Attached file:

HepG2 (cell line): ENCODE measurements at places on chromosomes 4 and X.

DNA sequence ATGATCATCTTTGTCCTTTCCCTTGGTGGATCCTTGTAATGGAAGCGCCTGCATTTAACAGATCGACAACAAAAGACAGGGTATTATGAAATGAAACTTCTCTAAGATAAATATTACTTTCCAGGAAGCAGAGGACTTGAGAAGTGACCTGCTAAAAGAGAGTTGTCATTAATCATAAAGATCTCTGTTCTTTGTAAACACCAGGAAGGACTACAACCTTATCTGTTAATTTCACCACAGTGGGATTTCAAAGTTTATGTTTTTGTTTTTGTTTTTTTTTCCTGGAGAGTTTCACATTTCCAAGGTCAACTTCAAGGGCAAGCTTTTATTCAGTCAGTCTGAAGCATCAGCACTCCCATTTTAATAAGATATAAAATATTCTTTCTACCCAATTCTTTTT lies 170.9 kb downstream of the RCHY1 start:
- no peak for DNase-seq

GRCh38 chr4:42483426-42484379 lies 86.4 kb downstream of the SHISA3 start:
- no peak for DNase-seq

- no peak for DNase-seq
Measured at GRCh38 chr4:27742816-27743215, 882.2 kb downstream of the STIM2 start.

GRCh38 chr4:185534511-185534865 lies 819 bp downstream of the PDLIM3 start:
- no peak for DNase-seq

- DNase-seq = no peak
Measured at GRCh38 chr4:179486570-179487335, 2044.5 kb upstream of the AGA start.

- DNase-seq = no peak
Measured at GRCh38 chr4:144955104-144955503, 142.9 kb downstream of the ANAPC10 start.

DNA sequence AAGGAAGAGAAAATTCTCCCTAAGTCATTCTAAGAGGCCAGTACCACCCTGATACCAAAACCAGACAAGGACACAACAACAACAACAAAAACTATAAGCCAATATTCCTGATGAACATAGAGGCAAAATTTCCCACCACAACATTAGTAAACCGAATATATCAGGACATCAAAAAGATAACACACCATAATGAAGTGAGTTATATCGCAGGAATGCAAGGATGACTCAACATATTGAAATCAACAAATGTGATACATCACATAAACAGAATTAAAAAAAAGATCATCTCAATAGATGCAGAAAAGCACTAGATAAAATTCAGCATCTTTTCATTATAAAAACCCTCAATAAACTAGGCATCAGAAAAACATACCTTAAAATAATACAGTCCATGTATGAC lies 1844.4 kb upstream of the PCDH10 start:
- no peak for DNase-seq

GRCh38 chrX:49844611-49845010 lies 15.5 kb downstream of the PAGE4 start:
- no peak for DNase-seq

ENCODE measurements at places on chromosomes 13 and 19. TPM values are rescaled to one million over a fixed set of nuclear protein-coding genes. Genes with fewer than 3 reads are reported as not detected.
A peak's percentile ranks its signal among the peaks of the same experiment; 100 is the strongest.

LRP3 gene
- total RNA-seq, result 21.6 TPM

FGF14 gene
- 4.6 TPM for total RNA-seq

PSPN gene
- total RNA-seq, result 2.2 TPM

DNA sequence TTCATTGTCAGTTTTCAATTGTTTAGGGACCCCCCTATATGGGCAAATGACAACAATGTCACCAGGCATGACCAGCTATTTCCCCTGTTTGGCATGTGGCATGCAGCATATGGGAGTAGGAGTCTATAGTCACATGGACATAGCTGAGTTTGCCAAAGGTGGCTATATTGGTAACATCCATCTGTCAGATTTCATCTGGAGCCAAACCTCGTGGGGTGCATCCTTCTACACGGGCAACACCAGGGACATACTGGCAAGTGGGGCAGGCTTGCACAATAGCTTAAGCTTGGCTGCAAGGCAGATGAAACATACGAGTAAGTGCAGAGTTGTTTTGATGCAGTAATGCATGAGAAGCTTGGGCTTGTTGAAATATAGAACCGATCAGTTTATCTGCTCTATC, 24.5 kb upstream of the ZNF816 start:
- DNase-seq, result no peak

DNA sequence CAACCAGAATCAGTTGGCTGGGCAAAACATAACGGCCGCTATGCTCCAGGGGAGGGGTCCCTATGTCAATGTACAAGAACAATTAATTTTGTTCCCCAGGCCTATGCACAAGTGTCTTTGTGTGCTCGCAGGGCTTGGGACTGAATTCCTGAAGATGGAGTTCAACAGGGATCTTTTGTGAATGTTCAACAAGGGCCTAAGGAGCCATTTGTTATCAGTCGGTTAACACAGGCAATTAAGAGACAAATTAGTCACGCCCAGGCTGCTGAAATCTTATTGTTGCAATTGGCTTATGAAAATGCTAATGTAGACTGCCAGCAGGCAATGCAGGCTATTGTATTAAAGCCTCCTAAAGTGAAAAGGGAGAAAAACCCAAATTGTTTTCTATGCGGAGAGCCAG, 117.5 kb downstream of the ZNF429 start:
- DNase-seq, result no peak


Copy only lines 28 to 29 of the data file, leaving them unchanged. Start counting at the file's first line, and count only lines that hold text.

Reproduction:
DNA sequence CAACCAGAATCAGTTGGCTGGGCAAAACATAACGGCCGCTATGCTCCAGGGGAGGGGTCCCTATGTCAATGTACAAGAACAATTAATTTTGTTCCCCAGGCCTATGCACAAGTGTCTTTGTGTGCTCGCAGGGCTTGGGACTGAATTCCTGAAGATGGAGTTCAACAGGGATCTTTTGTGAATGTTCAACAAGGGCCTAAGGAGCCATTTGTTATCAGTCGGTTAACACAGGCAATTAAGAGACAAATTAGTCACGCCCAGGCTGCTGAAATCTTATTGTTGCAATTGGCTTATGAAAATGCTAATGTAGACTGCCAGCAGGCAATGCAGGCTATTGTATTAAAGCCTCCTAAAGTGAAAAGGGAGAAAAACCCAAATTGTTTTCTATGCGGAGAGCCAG, 117.5 kb downstream of the ZNF429 start:
- DNase-seq, result no peak